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I am a beginner who just picked up Java (2 months ago) and I am solving some questions. For this question, the overall problem wants me to choose the cheapest price plan, so I listed out the possibilities of every plan and 'hardcoded' the logic by inputting the number of services, as the services is more important than the plan. However, I would like to improve the algorithm of this method and as a beginner my foundation is very weak.

Is there any other ways where I can further improve this method or is there any other solutions? This is because if I need to implement a new service, my entire solution will be flawed. Hence, I am looking at constructors/interfaces and arrays. However, it gets very confusing when there is a plan and services being involved and then to get the cheapest price as well.

Therefore, I would appreciate any help or advise to improve on this method of solving. Please pardon me for my weak explanation and lack of concept in Java as this is my first post.

Problem statement

Create a java program

The seller from corporation Test provides the following plans and its price:

  • PLAN1: (voice, email), $100 per year
  • PLAN2: (email, database, admin), $150 per year
  • PLAN3: (voice, admin), $125 per year
  • PLAN4: (database, admin), $135 per year

The customer wants (email, voice, admin) service. He has the following choices to cover his need:

  • (PLAN1, PLAN2): 100 + 150 = $250 (PLAN1, PLAN3): 100 + 125 = $225
  • (PLAN2, PLAN3): 150 + 125 = $270 (PLAN1, PLAN4): 100 + 135 = $235
  • (PLAN2, PLAN3, PLAN4) = 150 + 125 + 135 = $410
  • …// other possible plan choices omitted

And the minimum price is $225, PLAN1 + PLAN3.

My solution

package practice;

import java.util.Scanner;

public class Test {

    private static Scanner input;

    public static void main(String[] args) {

        input = new Scanner(System.in);
        System.out.println("We have the following services:");
        System.out.println("Voice, Database, Admin, Email");
        System.out.println("How many services would you like?");

        // input number of services
        int choice = input.nextInt();

        // +++++++++++++++++++++++++++++++++++++++++++++++++++++++++++++++++++++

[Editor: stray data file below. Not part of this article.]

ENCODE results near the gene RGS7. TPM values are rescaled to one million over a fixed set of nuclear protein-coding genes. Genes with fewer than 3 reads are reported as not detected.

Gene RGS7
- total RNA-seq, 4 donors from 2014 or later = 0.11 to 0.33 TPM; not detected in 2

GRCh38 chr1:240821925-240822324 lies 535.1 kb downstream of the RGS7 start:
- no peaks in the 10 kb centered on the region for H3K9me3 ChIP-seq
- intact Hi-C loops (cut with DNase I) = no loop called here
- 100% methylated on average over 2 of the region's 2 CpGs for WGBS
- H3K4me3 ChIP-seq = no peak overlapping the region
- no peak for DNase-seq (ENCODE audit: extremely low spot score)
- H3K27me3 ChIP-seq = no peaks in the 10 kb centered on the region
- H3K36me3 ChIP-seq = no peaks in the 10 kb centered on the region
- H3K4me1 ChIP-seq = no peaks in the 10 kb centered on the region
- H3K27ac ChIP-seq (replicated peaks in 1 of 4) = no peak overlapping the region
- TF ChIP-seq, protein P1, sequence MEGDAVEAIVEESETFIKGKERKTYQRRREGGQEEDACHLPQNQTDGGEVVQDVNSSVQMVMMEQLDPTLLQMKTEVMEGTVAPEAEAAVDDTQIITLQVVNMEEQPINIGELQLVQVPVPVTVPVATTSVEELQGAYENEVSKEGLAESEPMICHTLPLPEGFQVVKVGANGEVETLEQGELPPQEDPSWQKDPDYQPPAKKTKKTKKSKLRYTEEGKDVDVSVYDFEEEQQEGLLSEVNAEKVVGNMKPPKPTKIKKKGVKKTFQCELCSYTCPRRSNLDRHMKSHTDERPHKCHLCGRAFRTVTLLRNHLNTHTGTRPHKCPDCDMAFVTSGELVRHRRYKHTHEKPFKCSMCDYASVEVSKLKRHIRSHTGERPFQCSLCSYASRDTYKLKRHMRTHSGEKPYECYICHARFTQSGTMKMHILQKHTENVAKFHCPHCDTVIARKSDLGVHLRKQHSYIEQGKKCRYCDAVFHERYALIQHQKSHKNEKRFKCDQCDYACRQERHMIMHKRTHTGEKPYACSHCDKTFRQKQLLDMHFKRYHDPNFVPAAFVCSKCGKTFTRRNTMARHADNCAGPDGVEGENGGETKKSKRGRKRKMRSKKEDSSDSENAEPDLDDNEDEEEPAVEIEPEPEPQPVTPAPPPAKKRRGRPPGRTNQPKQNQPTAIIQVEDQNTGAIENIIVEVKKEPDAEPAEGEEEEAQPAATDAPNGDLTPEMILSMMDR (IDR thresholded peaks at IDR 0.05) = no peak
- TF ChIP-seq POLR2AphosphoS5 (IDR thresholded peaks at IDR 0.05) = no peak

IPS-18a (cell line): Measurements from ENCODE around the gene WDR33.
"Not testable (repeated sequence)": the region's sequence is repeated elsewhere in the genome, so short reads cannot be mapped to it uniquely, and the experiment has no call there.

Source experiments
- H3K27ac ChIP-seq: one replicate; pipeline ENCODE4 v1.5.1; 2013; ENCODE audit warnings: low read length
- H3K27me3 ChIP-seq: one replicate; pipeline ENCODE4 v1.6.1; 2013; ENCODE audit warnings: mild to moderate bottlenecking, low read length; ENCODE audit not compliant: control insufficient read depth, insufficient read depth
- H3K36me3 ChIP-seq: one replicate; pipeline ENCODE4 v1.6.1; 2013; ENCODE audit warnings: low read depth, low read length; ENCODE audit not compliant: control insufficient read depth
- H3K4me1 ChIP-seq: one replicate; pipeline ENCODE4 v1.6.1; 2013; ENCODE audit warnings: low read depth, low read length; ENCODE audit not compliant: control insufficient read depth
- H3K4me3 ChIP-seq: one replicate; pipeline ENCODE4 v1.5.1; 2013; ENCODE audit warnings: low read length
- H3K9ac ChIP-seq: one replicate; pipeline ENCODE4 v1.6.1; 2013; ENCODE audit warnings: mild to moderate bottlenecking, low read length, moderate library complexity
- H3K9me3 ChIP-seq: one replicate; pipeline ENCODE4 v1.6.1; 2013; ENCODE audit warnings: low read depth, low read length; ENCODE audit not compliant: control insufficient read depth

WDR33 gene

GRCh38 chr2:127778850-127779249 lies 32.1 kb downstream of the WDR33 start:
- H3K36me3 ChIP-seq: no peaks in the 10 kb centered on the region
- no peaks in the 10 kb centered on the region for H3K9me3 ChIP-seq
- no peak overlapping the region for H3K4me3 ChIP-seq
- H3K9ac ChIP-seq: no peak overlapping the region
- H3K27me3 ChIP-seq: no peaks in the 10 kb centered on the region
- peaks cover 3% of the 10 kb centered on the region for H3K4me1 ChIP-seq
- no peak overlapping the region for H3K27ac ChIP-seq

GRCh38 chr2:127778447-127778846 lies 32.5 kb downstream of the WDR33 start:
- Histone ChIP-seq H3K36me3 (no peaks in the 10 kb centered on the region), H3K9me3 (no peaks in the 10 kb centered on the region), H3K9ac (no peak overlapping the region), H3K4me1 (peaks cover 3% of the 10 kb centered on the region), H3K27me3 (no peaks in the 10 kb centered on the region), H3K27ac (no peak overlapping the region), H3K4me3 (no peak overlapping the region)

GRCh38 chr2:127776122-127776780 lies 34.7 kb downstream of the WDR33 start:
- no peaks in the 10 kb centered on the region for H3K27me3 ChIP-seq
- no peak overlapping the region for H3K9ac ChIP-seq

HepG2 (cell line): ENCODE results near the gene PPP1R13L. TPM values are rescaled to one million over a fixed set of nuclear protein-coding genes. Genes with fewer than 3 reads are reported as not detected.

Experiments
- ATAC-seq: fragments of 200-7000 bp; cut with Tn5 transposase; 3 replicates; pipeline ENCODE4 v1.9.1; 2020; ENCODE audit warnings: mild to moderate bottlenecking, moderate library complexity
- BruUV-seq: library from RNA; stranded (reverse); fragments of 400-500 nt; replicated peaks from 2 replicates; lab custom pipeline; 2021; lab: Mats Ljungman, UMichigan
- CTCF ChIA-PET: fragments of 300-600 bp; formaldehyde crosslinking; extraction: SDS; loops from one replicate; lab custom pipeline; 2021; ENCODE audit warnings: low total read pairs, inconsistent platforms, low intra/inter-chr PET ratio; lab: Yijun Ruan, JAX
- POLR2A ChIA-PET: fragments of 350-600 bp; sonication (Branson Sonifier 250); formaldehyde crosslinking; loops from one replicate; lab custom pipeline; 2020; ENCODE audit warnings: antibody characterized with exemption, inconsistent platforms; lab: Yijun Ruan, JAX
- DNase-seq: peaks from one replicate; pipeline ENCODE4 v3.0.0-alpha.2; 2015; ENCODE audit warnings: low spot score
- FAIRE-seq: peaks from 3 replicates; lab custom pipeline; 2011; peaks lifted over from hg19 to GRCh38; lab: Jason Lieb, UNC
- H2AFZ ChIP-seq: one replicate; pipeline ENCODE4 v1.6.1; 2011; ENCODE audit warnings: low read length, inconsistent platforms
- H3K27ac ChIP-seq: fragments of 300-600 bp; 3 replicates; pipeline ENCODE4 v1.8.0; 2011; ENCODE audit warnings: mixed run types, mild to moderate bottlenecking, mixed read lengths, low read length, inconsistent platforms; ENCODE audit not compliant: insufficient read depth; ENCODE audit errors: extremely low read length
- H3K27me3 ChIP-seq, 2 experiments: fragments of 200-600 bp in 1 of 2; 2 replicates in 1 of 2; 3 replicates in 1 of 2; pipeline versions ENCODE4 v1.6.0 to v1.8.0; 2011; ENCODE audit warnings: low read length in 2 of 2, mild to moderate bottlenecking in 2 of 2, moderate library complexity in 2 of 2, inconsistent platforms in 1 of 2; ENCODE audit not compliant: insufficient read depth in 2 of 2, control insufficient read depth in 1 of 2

// Logic starts here
        // when number of services required is 1
        switch (choice) {
        case 1:
            Scanner input1 = new Scanner(System.in);
            System.out.println("What type of services would you like?");
            System.out.println("1. Voice");
            System.out.println("2. Database");
            System.out.println("3. Admin");
            System.out.println("4. Email");

            // input 1 option
            int choice1 = input1.nextInt();

            switch (choice1) {
            case 1:
                System.out.println("$100");
                break;
            case 2:
                System.out.println("$135");
                break;
            case 3:
                System.out.println("$125");
                break;
            case 4:
                System.out.println("$100");
                break;

            default:
                System.out.println("Invalid option. Please try again");

            }
            break;

        // when number of services required is 2
        case 2:
            Scanner input2 = new Scanner(System.in);
            System.out.println("What type of services would you like?");
            System.out.println("1. Voice");
            System.out.println("2. Database");
            System.out.println("3. Admin");
            System.out.println("4. Email");

            // input 2 options
            int choice2 = input2.nextInt();
            int choice3 = input2.nextInt();

            // plan(1,4) -> $100
            if (choice2 == 1 && choice3 == 4) {
                System.out.println("$100");

                // plan(1,3) -> $125
            } else if (choice2 == 1 && choice3 == 3) {
                System.out.println("$125");

                // plan(2,3) & (3,4) -> $125
            } else if ((choice2 == 2 && choice3 == 3) || (choice2 == 3 && choice3 == 4)) {
                System.out.println("$150");

            } else
                System.out.println("Invalid option. Please try again");

            break;

        // when number of services required is 3
        case 3:
            Scanner input3 = new Scanner(System.in);
            System.out.println("What type of services would you like?");